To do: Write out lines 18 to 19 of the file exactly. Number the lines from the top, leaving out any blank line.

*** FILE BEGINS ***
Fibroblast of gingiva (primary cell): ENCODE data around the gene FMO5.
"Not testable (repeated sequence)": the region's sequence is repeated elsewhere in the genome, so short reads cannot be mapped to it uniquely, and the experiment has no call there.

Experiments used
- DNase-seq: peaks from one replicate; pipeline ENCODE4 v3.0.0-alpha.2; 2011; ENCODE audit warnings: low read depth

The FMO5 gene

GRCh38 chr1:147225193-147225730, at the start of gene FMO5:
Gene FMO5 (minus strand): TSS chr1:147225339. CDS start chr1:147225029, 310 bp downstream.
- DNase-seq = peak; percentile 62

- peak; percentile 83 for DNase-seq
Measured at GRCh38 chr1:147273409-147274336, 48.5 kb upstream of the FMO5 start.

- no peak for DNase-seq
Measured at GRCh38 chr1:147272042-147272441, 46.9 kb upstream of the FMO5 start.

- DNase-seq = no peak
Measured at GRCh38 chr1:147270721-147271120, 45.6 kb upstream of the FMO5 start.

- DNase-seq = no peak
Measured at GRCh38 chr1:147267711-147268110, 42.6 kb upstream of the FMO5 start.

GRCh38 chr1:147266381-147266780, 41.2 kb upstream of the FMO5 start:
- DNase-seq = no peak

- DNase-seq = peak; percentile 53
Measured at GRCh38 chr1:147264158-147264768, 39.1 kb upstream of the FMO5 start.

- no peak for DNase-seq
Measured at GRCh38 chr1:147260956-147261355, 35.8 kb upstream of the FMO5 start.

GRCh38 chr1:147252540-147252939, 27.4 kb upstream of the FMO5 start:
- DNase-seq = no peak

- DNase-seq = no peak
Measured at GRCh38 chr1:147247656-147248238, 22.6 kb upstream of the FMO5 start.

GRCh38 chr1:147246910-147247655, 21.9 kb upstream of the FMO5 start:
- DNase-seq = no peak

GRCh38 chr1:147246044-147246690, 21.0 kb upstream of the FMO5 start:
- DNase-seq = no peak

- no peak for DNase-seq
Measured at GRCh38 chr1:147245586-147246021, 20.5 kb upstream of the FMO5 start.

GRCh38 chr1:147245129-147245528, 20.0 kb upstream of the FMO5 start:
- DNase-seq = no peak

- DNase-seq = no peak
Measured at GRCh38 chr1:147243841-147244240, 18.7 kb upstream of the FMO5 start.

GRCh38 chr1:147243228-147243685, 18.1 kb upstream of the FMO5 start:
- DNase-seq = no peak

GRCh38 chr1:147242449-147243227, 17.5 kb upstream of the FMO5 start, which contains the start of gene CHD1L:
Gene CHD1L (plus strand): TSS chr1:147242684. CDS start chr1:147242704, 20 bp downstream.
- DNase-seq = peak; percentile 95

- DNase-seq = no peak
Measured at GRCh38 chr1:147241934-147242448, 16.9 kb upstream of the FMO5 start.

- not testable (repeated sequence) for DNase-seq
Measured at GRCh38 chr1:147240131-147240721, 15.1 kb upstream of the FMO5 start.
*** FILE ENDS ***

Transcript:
- DNase-seq = no peak

- DNase-seq = peak; percentile 53